Some months ago we wrote about the case of wealthy heiress Mary Estelle Curran and how she had become a target of the Internal Revenue Service because of funds held in foreign bank accounts. It’s a story that we suspect a lot of our readers in the Washington, D.C., area found intriguing.
Curran pleaded guilty in January to tax evasion charges. She admitted that she had attempted to conceal up to $43 million in a foreign account she had inherited after her husband’s death. As part of her plea she agreed to pay the IRS half the value of the account. And last week a federal judge sentenced the 79-year-old widow to one year of probation. Seconds later, though, the judge ordered the punishment terminated and urged Curran to seek a pardon from President Obama.
Compare that to the case of a dedicated military doctor who pleaded guilty to similar charges back in December. He had inherited a Swiss bank account holding less than $1.5 million from his father in 2000. When he was sentenced last week, the judge gave the defendant six months of incarceration. He was also fined $100,000 and ordered to pay restitution in the amount of more than $215,000. Those amounts were on top of the more than $1 million he paid for back taxes and penalties.
Why such a difference in the outcomes? Legal analysts indicate that the key apparently was in the difference in how the two defendants reacted to the charges.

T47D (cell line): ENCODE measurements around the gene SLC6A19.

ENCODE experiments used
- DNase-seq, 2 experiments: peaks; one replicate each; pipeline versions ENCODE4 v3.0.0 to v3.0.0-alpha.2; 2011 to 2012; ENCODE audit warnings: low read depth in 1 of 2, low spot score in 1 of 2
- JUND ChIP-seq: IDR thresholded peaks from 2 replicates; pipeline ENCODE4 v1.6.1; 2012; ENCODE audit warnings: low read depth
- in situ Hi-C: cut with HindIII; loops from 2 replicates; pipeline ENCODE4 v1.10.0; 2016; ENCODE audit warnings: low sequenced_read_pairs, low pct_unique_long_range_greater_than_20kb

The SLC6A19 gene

Prosecutors argued that the doctor knew about the account for years before he inherited it, never paid taxes on the funds, and kept the account secret until its existence was uncovered. They said because of that, prison was called for.
In Curran’s case, it was shown that she had tried to come clean with the IRS on her inherited account, but delayed action by her attorney resulted in her being tagged for action before she had a chance to contact the government. Her attorney argued before sentencing that Curran had made a good-faith effort to correct the issues and had already suffered the maximum financial penalty possible.
The judge in Curran’s case called it an unfortunate case and reflected that by issuing the sentence of probation and then immediately ending it.
Source: USA Today, “From 2 tax-evasion sentences, a lesson comes,” Kevin McCoy, April 25, 2013